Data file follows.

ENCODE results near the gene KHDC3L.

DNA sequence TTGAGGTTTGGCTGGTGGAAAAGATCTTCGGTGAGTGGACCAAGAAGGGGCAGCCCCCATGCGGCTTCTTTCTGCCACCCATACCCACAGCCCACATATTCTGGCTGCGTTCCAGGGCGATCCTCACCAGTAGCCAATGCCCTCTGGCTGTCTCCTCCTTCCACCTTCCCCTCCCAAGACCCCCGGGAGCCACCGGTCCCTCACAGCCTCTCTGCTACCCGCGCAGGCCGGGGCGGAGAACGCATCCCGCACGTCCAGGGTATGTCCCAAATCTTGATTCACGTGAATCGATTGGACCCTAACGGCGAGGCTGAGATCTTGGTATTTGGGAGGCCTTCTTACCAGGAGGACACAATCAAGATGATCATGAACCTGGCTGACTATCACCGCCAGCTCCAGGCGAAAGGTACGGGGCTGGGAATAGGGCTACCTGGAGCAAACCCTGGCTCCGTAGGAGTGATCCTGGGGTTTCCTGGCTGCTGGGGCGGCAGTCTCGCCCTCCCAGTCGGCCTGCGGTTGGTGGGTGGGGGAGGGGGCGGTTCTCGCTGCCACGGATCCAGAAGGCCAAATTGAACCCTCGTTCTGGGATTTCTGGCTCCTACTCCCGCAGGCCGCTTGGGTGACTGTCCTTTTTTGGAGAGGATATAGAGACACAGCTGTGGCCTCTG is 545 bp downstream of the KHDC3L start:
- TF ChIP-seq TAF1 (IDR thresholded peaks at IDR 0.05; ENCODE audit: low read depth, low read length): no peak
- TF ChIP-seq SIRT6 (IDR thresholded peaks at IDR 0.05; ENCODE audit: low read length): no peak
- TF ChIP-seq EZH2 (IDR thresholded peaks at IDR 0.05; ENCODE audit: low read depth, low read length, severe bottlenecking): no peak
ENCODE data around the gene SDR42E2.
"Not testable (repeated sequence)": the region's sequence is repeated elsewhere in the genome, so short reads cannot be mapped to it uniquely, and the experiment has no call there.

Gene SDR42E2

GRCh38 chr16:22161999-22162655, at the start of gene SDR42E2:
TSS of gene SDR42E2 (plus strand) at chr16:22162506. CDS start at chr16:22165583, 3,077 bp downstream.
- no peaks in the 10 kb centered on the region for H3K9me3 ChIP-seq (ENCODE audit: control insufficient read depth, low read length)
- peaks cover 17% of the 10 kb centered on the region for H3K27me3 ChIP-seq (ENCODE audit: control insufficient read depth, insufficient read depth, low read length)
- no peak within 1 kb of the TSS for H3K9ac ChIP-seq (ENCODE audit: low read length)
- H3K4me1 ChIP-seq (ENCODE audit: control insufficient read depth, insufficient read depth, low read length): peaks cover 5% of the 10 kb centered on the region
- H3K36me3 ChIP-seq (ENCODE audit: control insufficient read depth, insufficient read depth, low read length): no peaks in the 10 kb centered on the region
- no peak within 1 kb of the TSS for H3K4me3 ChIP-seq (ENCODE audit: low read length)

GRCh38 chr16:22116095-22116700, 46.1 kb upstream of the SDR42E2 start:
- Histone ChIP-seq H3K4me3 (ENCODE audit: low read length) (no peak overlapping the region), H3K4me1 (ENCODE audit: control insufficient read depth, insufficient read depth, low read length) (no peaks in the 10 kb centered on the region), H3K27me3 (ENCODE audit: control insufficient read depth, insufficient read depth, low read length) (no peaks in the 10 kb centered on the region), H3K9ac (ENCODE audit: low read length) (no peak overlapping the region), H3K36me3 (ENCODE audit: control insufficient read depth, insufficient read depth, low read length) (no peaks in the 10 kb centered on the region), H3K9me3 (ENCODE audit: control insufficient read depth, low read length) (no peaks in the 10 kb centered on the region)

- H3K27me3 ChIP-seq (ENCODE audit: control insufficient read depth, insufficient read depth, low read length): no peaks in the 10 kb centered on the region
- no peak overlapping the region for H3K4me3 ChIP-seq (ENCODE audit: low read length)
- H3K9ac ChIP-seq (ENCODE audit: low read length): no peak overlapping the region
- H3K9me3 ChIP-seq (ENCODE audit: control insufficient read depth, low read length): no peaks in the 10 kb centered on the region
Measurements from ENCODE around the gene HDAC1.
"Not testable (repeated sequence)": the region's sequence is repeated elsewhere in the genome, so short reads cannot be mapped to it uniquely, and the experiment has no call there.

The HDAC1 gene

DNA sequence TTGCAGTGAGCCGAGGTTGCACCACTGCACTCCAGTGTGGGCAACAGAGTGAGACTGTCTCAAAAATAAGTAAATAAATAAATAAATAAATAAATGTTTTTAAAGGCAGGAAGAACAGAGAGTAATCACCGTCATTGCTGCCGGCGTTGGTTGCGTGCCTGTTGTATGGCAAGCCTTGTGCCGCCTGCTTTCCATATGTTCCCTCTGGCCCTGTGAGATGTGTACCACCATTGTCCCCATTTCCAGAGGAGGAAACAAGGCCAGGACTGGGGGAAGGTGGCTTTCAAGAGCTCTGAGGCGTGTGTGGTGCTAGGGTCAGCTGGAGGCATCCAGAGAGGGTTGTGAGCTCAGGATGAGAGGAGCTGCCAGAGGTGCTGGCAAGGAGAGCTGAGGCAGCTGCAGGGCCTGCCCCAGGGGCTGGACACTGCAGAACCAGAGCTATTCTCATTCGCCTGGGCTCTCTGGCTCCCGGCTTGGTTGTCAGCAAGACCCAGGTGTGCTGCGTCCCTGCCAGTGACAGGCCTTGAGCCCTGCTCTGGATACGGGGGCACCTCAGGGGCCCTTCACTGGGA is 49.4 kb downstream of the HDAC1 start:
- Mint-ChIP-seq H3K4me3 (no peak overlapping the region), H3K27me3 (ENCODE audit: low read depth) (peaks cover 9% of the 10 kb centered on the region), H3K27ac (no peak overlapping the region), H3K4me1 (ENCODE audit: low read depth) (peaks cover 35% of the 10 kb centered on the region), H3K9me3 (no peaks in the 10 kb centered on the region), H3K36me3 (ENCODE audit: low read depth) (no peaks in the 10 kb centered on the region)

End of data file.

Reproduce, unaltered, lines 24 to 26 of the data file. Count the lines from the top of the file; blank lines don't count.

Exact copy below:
"Not testable (repeated sequence)": the region's sequence is repeated elsewhere in the genome, so short reads cannot be mapped to it uniquely, and the experiment has no call there.

The HDAC1 gene

DNA sequence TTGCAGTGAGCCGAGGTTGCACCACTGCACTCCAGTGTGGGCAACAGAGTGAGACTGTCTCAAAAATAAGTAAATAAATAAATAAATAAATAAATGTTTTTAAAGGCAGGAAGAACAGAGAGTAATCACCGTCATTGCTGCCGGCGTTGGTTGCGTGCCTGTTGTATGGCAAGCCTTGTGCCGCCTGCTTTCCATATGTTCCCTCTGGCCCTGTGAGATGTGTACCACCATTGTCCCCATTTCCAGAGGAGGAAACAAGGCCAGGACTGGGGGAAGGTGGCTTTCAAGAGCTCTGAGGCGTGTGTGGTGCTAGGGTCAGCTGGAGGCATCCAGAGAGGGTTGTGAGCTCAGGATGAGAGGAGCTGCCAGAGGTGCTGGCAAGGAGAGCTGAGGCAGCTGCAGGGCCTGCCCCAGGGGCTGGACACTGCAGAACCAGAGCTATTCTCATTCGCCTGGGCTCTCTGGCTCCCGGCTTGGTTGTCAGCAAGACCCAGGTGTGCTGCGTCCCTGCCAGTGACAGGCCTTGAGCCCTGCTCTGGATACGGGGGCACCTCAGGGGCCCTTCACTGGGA is 49.4 kb downstream of the HDAC1 start: